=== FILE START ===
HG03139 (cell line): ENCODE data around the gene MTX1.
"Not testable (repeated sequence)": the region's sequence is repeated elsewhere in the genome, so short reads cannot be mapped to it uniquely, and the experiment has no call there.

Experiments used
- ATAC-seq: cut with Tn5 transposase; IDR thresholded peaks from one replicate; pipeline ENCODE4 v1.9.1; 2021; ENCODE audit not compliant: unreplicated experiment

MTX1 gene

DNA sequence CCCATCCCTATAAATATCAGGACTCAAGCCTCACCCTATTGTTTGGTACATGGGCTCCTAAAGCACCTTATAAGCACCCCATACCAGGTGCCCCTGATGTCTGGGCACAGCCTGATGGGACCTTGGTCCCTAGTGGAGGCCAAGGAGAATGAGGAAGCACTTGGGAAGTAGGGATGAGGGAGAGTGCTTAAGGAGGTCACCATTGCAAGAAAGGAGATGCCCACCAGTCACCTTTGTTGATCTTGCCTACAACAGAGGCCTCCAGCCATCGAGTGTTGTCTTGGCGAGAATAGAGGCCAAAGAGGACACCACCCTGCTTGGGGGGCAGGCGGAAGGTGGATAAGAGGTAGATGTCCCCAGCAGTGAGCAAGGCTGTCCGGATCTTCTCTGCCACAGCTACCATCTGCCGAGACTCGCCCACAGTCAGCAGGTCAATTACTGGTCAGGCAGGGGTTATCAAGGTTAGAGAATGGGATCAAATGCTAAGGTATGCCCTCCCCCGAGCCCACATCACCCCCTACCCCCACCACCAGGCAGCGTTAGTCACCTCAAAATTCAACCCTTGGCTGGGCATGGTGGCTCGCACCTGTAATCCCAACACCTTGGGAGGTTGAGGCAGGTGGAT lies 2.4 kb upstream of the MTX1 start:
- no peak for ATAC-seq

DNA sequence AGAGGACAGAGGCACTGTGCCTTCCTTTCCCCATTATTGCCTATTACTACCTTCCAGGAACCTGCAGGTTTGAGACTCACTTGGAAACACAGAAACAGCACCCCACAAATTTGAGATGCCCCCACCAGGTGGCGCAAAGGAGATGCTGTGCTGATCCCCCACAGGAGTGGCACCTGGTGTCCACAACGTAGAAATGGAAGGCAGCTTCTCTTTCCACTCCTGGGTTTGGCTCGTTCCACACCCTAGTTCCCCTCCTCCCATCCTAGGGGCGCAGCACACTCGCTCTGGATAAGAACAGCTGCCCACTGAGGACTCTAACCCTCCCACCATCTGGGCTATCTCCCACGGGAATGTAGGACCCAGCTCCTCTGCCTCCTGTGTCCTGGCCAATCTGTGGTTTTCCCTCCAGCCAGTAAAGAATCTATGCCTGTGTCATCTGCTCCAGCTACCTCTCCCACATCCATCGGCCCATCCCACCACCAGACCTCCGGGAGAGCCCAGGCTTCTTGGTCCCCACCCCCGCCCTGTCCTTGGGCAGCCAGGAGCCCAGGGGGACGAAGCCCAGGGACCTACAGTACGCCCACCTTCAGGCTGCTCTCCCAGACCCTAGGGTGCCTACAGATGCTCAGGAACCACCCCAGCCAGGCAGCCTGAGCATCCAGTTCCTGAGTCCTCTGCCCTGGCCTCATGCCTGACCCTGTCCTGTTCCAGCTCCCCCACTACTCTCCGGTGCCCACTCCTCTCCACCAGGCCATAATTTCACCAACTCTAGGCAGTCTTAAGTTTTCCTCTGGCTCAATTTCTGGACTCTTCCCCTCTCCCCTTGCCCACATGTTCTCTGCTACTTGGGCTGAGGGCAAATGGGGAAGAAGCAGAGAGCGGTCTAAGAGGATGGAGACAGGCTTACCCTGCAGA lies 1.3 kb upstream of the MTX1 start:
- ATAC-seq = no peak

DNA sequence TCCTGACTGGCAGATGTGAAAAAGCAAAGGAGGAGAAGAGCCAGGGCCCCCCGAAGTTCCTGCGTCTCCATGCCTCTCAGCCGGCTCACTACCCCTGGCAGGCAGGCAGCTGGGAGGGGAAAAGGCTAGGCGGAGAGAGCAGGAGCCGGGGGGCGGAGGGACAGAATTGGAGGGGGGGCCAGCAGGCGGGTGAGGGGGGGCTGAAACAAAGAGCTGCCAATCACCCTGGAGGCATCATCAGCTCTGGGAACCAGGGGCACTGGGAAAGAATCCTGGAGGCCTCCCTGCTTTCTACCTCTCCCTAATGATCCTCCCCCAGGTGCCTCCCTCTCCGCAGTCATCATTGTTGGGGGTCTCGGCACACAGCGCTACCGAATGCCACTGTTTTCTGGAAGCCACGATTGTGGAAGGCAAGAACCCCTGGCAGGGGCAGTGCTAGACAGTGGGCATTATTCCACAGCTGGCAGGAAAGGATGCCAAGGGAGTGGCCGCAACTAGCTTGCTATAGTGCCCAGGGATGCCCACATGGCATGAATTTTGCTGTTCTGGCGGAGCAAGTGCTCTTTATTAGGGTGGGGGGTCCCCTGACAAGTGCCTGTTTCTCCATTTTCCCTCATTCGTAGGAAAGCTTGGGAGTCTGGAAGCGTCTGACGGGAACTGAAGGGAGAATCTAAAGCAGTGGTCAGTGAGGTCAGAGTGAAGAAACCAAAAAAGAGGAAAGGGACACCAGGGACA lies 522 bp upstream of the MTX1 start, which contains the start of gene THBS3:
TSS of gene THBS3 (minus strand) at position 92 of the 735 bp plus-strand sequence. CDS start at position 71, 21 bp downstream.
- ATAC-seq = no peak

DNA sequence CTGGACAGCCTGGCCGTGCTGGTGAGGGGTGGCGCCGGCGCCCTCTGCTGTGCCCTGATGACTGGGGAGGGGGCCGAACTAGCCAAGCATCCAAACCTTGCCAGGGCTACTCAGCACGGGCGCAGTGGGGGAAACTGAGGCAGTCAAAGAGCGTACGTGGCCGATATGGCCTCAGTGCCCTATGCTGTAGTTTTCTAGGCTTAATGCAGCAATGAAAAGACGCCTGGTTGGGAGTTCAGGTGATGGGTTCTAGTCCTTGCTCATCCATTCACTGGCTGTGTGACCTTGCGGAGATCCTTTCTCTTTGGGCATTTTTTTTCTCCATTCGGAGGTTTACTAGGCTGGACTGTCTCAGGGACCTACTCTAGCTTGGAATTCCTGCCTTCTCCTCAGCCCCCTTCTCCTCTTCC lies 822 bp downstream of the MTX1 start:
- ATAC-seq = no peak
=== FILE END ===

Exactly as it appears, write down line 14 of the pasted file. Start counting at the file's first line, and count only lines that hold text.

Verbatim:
- ATAC-seq = no peak